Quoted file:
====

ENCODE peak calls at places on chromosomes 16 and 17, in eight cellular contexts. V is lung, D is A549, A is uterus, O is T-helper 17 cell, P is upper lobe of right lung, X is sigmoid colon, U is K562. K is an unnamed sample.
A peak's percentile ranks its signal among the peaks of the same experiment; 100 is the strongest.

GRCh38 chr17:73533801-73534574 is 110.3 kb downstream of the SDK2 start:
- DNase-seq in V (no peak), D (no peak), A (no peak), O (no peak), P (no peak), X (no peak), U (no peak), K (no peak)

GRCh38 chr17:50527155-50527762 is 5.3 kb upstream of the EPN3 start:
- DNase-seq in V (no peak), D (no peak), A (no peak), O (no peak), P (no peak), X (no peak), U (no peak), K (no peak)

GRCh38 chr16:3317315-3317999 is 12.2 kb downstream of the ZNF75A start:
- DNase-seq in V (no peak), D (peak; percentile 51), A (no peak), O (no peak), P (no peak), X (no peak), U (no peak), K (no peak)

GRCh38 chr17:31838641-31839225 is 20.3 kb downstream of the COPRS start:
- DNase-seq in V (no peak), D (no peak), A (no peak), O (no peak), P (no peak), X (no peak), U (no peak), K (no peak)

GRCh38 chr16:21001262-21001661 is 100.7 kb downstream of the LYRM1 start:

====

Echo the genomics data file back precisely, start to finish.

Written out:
ENCODE peak calls at places on chromosomes 16 and 17, in eight cellular contexts. V is lung, D is A549, A is uterus, O is T-helper 17 cell, P is upper lobe of right lung, X is sigmoid colon, U is K562. K is an unnamed sample.
A peak's percentile ranks its signal among the peaks of the same experiment; 100 is the strongest.

GRCh38 chr17:73533801-73534574 is 110.3 kb downstream of the SDK2 start:
- DNase-seq in V (no peak), D (no peak), A (no peak), O (no peak), P (no peak), X (no peak), U (no peak), K (no peak)

GRCh38 chr17:50527155-50527762 is 5.3 kb upstream of the EPN3 start:
- DNase-seq in V (no peak), D (no peak), A (no peak), O (no peak), P (no peak), X (no peak), U (no peak), K (no peak)

GRCh38 chr16:3317315-3317999 is 12.2 kb downstream of the ZNF75A start:
- DNase-seq in V (no peak), D (peak; percentile 51), A (no peak), O (no peak), P (no peak), X (no peak), U (no peak), K (no peak)

GRCh38 chr17:31838641-31839225 is 20.3 kb downstream of the COPRS start:
- DNase-seq in V (no peak), D (no peak), A (no peak), O (no peak), P (no peak), X (no peak), U (no peak), K (no peak)

GRCh38 chr16:21001262-21001661 is 100.7 kb downstream of the LYRM1 start: